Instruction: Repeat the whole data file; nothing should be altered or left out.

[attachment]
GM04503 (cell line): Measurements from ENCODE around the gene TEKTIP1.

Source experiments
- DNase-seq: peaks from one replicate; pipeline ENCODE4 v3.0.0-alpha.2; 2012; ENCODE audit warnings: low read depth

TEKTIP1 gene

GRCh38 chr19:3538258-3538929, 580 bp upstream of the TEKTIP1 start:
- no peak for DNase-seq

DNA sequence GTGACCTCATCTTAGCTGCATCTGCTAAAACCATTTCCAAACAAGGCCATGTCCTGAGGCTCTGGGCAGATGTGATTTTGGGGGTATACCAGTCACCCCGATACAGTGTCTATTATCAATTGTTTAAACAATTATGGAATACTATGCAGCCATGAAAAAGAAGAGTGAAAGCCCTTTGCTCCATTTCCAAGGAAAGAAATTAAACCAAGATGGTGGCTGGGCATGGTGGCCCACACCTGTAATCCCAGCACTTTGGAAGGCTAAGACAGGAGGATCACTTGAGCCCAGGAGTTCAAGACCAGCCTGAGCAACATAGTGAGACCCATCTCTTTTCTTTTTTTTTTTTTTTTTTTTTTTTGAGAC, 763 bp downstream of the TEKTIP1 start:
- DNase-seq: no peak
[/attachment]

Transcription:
GM04503 (cell line): Measurements from ENCODE around the gene TEKTIP1.

Source experiments
- DNase-seq: peaks from one replicate; pipeline ENCODE4 v3.0.0-alpha.2; 2012; ENCODE audit warnings: low read depth

TEKTIP1 gene

GRCh38 chr19:3538258-3538929, 580 bp upstream of the TEKTIP1 start:
- no peak for DNase-seq

DNA sequence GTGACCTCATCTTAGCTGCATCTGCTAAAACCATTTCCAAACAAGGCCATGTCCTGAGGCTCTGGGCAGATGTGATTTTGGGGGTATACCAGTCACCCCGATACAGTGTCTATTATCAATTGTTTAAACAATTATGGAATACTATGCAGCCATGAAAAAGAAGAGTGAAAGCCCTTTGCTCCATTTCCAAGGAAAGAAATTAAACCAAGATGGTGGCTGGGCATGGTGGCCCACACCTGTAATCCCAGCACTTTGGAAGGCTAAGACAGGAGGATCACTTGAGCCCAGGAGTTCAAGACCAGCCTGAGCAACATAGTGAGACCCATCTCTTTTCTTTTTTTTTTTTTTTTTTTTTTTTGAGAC, 763 bp downstream of the TEKTIP1 start:
- DNase-seq: no peak